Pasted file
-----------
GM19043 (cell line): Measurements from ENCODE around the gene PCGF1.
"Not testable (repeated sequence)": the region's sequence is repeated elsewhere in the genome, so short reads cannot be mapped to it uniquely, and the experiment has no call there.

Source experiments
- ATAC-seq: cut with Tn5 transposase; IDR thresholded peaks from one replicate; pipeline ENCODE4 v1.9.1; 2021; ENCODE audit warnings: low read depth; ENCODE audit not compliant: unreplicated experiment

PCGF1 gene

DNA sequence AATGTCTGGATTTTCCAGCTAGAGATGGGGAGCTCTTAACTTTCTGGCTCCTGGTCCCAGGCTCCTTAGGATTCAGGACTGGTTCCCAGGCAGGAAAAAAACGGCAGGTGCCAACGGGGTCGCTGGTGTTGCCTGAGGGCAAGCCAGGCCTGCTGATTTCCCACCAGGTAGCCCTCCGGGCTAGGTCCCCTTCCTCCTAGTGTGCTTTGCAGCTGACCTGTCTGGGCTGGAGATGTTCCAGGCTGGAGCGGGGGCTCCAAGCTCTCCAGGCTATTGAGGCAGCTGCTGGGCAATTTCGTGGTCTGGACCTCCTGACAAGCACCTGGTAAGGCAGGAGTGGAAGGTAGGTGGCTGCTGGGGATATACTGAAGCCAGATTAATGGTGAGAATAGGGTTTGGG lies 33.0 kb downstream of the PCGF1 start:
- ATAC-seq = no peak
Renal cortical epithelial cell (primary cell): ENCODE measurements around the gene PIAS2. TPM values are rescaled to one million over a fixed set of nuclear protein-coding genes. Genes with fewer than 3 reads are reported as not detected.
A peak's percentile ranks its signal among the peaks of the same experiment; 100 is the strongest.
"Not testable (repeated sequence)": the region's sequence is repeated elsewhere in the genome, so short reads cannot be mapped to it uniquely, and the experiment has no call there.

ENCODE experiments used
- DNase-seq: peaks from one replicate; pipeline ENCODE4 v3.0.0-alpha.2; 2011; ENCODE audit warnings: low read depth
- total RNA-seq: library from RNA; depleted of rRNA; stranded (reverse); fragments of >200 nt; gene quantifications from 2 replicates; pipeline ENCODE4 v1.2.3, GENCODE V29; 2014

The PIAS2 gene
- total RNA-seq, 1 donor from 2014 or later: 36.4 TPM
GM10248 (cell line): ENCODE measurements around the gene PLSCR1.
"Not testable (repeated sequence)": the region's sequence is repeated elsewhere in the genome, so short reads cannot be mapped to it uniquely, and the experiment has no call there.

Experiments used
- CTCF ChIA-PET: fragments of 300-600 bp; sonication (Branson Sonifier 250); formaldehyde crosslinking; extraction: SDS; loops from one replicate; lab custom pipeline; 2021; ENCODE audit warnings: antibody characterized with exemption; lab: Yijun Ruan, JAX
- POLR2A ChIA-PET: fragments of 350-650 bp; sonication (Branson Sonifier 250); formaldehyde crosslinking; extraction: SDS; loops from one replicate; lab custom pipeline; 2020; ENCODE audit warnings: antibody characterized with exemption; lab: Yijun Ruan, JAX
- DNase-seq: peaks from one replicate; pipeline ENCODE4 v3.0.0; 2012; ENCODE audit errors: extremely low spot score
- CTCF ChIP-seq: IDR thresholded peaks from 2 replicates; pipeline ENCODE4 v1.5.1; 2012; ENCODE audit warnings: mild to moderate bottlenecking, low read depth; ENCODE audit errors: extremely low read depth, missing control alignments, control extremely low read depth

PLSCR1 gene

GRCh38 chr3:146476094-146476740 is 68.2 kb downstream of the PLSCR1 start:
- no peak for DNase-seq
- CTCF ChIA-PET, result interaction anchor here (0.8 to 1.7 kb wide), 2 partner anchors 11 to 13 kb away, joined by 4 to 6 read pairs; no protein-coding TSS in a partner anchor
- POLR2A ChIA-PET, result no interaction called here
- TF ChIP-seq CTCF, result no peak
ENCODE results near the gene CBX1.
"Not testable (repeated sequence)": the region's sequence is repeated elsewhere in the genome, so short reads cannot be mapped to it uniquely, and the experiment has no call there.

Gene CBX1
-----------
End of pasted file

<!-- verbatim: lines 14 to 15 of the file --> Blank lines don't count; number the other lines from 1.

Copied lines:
The PIAS2 gene
- total RNA-seq, 1 donor from 2014 or later: 36.4 TPM